Guest employment law blog post from Orbis Solicitors who have extensive experience in employment law cases, working for both employees and employers. They also offer personal injury, debt recovery and professional negligence expertise from their offices in Lancashire.
When it comes to discrimination in the workplace, age is one of the most common factors cited. A person may feel they have not been fairly considered for a job they applied for, or passed over for a promotion because of their age. Unfortunately, statistics reveal that this situation is still a frustratingly common occurrence.
A June report from Policy Exchange found there was ‘huge bias’ against job applicants over the age of 50, particularly when it comes to those who have become unemployed and wish to break back into the world of work.
In the UK, 43% of unemployed over-50s have been unable to find employment for over a year. This is compared with just 26% of 18 to 24-year-olds and 35% of those between 25 and 49.
Age discrimination in the news
The issue of age discrimination against older workers continues to draw attention in the British media, particularly as a result of several high profile incidents involving female television presenters.
Miriam O’Reilly recently successfully took the BBC to a tribunal after she was replaced as presenter of Countryfile in 2009. Her job was given to a younger presenter. She has now lodged a further complaint after alleging that her return to work on the Crimewatch Roadshow was marred by unfair treatment.
Of course, it’s important to remember that age discrimination is by no means limited to older workers. Claire Simpson, a 21-year-old former trainee police officer, is currently suing Strathclyde Police for both age and sex discrimination.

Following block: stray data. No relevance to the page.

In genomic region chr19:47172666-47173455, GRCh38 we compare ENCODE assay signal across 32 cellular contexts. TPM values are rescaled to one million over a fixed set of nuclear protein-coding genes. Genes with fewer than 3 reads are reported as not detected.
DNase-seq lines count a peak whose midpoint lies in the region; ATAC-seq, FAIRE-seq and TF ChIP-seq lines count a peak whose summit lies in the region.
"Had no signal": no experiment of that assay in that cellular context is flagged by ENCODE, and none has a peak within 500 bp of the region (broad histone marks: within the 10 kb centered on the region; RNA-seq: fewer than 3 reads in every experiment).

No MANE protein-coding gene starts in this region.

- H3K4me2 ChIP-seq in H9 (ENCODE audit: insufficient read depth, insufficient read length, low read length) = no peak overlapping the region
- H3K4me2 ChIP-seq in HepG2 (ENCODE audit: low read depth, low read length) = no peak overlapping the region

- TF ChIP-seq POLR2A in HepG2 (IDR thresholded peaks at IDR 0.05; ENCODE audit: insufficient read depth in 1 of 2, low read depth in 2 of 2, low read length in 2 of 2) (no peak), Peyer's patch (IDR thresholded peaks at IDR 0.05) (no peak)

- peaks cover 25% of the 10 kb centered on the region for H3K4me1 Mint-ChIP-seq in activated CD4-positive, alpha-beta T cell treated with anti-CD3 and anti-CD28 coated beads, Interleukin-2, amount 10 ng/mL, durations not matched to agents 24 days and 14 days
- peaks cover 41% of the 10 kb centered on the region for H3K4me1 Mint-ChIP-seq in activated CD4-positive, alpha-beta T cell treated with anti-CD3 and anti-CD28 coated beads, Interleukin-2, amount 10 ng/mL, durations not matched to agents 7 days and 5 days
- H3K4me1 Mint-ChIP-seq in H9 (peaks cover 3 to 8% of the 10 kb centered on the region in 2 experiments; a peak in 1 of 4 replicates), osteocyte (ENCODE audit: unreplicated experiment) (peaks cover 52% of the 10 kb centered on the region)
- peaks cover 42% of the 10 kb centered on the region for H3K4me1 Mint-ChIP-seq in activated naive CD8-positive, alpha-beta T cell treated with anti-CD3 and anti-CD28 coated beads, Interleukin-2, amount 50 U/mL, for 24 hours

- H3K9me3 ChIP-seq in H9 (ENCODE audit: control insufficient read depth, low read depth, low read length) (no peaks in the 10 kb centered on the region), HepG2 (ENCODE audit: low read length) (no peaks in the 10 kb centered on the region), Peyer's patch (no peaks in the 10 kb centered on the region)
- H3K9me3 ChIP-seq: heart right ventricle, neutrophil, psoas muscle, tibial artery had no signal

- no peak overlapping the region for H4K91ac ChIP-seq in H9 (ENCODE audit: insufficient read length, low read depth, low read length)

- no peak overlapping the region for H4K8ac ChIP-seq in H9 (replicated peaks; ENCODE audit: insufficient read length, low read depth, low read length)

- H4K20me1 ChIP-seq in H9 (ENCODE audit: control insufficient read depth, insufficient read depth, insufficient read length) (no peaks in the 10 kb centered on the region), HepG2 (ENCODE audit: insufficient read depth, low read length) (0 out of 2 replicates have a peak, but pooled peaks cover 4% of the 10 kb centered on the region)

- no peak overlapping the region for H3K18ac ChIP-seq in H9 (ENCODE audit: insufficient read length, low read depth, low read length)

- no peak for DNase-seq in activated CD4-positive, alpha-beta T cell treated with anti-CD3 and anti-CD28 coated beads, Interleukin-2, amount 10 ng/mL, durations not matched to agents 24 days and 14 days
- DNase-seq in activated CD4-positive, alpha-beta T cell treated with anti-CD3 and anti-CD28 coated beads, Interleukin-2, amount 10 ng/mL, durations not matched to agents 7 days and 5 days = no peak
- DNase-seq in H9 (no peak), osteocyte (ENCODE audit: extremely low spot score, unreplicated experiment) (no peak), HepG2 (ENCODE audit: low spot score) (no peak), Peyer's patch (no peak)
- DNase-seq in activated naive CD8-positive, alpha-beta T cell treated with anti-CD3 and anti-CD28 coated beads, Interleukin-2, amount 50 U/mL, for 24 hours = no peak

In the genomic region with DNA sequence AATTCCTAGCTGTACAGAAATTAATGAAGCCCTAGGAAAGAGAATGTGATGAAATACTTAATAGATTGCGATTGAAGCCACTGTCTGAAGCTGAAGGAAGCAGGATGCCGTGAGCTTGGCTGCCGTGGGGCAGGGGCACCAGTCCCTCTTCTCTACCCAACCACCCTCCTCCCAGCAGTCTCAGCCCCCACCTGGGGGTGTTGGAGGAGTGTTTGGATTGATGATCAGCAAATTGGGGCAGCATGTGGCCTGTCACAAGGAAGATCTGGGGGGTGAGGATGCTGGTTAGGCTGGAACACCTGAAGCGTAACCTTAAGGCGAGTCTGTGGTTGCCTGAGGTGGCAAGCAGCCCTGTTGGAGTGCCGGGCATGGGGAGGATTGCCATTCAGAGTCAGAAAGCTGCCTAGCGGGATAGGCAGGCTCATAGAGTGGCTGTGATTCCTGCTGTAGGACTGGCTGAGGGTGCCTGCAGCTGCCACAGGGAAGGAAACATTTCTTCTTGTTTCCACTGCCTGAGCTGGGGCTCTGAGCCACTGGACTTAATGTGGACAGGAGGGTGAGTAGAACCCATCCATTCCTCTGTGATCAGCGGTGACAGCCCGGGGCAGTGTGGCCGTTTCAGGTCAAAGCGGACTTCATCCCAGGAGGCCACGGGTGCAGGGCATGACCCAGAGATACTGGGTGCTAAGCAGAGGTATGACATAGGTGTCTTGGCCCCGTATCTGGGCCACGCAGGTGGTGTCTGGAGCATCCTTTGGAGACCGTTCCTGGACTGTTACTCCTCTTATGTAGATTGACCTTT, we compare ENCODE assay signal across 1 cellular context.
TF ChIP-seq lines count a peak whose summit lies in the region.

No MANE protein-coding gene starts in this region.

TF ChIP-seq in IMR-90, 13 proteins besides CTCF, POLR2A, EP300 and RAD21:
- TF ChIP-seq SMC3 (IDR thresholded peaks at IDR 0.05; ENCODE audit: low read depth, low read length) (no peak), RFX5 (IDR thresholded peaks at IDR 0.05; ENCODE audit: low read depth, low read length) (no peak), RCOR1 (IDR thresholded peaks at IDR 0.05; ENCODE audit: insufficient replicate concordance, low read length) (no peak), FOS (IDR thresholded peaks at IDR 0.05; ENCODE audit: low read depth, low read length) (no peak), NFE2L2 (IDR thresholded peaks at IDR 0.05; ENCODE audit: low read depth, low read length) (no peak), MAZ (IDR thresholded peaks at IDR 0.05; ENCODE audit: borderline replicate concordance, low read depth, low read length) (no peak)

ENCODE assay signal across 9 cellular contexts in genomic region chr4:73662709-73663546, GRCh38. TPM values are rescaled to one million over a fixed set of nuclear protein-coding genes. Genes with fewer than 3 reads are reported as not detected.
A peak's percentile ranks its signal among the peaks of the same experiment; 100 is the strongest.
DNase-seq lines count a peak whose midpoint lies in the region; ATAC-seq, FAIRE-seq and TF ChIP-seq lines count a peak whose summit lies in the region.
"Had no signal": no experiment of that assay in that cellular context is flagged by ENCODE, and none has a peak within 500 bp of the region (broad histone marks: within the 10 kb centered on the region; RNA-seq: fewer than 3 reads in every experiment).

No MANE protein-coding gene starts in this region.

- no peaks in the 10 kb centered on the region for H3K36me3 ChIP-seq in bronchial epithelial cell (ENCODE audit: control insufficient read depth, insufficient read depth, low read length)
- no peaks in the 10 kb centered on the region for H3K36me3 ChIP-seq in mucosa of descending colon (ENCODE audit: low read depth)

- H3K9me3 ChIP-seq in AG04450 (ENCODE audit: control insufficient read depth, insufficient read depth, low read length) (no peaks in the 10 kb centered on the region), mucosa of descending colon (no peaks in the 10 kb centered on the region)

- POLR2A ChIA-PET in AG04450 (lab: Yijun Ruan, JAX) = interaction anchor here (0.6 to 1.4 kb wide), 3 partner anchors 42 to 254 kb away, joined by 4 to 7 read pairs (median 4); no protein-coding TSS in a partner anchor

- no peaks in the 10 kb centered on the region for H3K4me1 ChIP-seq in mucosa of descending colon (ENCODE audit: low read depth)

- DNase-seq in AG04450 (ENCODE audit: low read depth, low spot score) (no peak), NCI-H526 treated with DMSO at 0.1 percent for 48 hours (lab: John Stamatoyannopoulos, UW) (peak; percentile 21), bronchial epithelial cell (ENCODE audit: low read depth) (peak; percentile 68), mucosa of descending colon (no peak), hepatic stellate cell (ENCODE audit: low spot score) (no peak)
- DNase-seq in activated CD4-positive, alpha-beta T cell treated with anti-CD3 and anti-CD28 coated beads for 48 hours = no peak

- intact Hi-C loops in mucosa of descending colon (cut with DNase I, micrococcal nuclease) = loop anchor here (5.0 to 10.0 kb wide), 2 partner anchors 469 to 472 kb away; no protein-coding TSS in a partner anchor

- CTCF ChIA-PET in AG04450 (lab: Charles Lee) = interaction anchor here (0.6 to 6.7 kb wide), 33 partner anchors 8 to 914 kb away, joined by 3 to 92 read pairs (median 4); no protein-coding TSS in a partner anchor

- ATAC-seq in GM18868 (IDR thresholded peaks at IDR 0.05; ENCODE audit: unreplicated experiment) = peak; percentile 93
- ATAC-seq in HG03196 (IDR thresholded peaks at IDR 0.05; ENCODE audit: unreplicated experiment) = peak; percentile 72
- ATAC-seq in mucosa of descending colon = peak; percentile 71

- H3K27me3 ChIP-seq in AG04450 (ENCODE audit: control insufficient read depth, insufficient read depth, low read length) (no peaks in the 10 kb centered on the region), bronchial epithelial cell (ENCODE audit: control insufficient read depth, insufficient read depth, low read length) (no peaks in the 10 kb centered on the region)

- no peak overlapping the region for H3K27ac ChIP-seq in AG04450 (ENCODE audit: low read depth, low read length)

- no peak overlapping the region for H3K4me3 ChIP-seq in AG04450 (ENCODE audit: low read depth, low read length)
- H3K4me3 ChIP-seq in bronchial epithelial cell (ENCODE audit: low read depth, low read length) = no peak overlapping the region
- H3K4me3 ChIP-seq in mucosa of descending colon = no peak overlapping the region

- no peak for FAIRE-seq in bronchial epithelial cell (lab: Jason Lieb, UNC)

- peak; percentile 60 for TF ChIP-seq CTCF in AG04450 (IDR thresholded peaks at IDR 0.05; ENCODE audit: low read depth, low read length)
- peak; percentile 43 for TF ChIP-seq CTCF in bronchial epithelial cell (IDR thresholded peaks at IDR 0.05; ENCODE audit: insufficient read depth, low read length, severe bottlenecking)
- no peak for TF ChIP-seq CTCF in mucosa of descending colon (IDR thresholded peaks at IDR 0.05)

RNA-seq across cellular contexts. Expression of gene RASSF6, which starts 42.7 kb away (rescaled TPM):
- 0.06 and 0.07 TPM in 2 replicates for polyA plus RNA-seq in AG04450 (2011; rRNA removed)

She claims her age resulted in unfair treatment at her training college, alleging that she was asked if she had ‘brought her crayons to work’ and called ‘Little Miss PC’ by an inspector. That case is ongoing.
Age discrimination cases
If you feel you may have been discriminated against because of your age, you must file a claim within three months of the most recent incident, and ideally you should do so with an experienced employment law solicitor. These cases encompass any situation where you feel you were treated less favourably than others because of your age, and if this is proven to be true you will naturally be entitled to compensation.
It’s important to bear in mind one crucial factor regarding age discrimination. Unlike other forms of discrimination such as sex and race, age discrimination can be justified by an employer on objective grounds. The most common example of this is where a television or film company requires a young actor to play a young character, in this instance it is clearly justifiable to reject older applicants.
If you think you have a case for age discrimination, it is vital that you act quickly and enlist the help of a solicitor who will ensure proceedings continue in a timely manner, allowing you to resolve your conflict and get back to work as soon as possible. This can involve anything from agreeing a settlement to representing you in a tribunal, so it is important to choose someone you can trust.